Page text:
When is Your Experience of Another Person Valuable as Feedback to Them?

Can Non-Factual Information be Offered Effectively as Feedback?

We have thus far offered a formula of effective feedback that is outlined by the acronym INFO. Under this model, feedback must be desired (Inquire), Neutral, Factual and Observable. We have stressed that effective feedback is not a matter of opinion, but a mirror held up to the person receiving the feedback, and offering factual information the recipient may not be aware of.information

Having said all of this, we now suggest that you can offer a different type of non-factual feedback, with caution. First look back to the prior blog on reasons to give feedback. (http://www.mclarencoaching.com/are-you-ready-to-give-feedback) If you are going to offer non-factual information, it should still be done only as a way to offer information to the recipient as a gift – not as a way to criticize them or to make you feel better. So you must still inquire if they want feedback and be neutral in your delivery (the first two steps of the INFO model).

The type of non-factual feedback you might offer another is your “experience” of the person or their behavior. The word “experience” in this context refers to how something comes across to you. For example, you might “experience” a sunset as peaceful or beautiful. You might “experience” a certain movie as exciting or you might experience it as boring. As you can see, “experience” gets into a decidedly non-factual realm as different people could have different experiences of a sunset or a movie. So why would someone want to hear your experience of them? It is because human beings cannot see how they appear to others. This is why we refer to feedback as a mirror. Not only might you reflect what you see and hear (factual evidence), you can also reflect what you experience.

“Experience” feedback is useful, for example, if you are the recipient’s boss or spouse because that person may want or need to know your experience of how he comes across to you. Another reason “experience” feedback can be useful is because sometimes the experience of one person is similar to the experience of others. Of course, we also know that very often the experience of one person is quite different from that of another. So in giving experience feedback, be sure to give it in a neutral and non-attached way, recognizing that you may experience your recipient in a particular way that others do not.

Once you have asked yourself if you are neutral in your desire to offer feedback and have discovered that your recipient does want your feedback, if you feel your experience would assist him in reaching his goals, you can offer this type of feedback. It might sound like this, “My experience of listening to you is that you are a humorous speaker” or, “I experience you as a nervous speaker.” Note also that you are phrasing it as “my experience of you…” vs. making a bolder assertion like, “You are a nervous speaker.” The latter phrasing will put people on their guard and also may very well be untrue.

What might be the value of this type of feedback? There are many types of information that, in our effort to achieve our goals, we need. Often the needed information is how we are coming across to other people. For example, you may have a customer service provider who believes she is jovial and humorous. But this person may be experienced by most people as loud and obnoxious. In her quest to be the best possible customer service provider, this person may want to know that some people are experiencing her in this way since this is arguably not the experience a customer service provider would want customers to have.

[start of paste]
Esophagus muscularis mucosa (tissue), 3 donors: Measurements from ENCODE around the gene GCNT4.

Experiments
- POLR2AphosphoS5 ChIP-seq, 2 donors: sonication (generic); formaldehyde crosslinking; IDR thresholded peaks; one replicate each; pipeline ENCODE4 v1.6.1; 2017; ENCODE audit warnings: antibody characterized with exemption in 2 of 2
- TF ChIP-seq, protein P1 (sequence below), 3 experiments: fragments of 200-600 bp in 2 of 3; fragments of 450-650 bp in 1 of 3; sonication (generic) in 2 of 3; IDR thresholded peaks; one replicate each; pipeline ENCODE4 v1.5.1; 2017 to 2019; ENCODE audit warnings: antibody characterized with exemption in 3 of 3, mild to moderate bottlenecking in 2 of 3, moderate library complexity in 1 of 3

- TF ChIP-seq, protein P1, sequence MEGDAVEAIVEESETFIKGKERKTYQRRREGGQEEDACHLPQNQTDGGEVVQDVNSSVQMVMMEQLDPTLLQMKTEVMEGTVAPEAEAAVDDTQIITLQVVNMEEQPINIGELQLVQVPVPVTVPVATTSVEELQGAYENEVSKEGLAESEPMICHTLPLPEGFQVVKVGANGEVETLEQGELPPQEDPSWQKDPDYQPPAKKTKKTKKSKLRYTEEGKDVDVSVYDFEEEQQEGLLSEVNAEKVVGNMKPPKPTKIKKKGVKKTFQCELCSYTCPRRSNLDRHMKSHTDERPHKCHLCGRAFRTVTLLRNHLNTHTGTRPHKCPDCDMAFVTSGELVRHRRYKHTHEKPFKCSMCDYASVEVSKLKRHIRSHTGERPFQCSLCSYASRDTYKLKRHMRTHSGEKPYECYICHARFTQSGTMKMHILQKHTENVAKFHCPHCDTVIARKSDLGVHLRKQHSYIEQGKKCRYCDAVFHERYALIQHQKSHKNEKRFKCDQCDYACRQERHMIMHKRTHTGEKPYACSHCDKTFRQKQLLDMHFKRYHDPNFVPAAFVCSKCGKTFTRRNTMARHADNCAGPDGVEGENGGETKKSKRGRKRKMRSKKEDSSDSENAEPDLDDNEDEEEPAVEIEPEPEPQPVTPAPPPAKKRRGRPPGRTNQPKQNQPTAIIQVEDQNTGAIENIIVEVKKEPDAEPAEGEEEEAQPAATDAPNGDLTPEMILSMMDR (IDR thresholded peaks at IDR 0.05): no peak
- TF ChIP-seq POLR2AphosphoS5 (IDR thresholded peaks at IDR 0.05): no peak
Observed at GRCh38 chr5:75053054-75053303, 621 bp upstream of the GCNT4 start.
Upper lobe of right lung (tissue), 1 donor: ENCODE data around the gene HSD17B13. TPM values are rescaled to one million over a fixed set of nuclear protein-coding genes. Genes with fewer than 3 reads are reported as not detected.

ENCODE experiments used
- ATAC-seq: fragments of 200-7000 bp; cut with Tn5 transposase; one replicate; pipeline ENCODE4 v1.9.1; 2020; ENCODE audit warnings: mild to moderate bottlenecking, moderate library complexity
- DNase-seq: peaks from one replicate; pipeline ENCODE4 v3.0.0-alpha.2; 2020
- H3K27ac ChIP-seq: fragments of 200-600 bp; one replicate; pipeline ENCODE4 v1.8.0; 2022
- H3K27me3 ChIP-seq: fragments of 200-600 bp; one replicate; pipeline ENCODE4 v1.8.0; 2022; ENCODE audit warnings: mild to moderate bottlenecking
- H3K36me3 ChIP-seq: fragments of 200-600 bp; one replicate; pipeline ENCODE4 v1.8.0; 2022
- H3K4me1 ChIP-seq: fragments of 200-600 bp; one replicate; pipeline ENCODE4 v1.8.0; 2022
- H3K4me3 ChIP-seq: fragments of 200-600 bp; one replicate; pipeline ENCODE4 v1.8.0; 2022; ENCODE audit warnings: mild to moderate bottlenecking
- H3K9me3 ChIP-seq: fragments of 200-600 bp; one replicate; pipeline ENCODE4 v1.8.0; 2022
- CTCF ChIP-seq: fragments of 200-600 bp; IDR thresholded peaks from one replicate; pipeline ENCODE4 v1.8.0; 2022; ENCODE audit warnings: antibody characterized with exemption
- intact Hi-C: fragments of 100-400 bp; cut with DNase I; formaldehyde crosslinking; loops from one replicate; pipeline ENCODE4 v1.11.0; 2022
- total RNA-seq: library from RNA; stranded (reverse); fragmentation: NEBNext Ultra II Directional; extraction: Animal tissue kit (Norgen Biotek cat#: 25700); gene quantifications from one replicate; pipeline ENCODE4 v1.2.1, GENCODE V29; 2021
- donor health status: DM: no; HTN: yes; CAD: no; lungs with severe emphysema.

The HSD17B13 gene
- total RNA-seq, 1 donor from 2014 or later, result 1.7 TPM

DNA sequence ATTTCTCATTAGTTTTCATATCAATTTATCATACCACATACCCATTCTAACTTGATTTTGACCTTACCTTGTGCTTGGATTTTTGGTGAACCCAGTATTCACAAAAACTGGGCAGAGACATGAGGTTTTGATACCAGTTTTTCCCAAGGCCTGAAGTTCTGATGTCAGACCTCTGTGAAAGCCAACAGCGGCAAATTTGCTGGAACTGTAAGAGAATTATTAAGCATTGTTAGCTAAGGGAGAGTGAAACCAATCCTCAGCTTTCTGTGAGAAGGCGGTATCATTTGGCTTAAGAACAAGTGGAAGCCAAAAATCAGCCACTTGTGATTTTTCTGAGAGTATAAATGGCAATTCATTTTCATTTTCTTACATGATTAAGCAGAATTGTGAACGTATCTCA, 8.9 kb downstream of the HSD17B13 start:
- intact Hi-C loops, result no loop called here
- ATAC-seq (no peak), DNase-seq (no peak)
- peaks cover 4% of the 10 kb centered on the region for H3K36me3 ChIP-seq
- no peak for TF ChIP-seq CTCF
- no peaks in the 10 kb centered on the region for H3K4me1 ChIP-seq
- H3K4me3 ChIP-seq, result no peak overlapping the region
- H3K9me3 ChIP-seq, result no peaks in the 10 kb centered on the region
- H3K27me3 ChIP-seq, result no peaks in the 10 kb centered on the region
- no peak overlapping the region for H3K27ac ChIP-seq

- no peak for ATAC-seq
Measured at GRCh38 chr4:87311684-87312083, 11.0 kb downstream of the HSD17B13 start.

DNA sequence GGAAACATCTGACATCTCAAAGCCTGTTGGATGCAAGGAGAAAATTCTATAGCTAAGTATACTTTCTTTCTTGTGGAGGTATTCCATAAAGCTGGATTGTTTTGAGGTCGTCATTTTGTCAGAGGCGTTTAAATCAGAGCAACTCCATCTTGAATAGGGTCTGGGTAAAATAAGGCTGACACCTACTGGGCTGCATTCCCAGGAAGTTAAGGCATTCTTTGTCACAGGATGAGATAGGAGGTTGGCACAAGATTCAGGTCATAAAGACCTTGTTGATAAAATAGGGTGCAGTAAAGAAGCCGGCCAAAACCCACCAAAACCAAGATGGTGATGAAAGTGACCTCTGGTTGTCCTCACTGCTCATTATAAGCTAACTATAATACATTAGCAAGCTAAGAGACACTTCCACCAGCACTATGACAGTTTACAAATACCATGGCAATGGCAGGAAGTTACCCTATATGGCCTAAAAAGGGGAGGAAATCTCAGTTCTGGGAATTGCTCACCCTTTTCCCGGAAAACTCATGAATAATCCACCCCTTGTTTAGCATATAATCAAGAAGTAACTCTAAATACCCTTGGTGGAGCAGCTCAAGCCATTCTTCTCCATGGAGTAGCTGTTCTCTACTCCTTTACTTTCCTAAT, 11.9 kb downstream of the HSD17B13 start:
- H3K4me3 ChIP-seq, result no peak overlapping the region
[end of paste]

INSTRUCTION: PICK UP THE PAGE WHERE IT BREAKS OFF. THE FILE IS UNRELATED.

So you might, after getting permission to give feedback and making sure you are not upset about the situation (which might keep you from being neutral), say, “Jane, I can see that your desire is to help our customers. And in that vein, I wanted to let you know that at times you seem to me a little overbearing. I fear that in your effort to establish rapport with others by joking, you may actually be pushing some people away.” Note that in addition to stating this as your own experience of her, the valuable thing you are doing is backing up your experience of her (overbearing) with evidence/why you feel that way (her joking). If you don’t do this, the person may feel frustrated at not knowing what to change. You will also want to phrase this as the beginning of a conversation, so that Jane can ask questions about what you are seeing or hearing that is giving you that impression.

“Experience” feedback can be particularly valuable in certain situations. If I am giving a speech and 20 of the 25 people experience me as “nervous,” especially if I do not experience myself that way, this is very good information for me. And even more valuable will be if those people can cite evidence – “you play with your hands” or “you pace back and forth” or “you don’t make eye contact.”

I was in a group coach training once and delivered a short piece to a group in which one of the groupparticipants, when it came time to offer feedback said to me, “you look upwards at times and it makes me feel you are not connected with me.” This was great feedback because I didn’t know I was doing that behavior. And even once I knew I was doing it, I didn’t know that it might make some people feel disconnected from me. Even so, before I decided whether to change it, I also asked myself, “Is this something that I feel needs to be changed?” I also asked several other people in my groups if they noticed the behavior and how they interpreted it (i.e., their “experience” of it).

“Experience” feedback is very useful.  If you give it for the right reasons, with permission, you can support others in making change beyond where they can go on their own.  It is also something you may wish to seek out from others.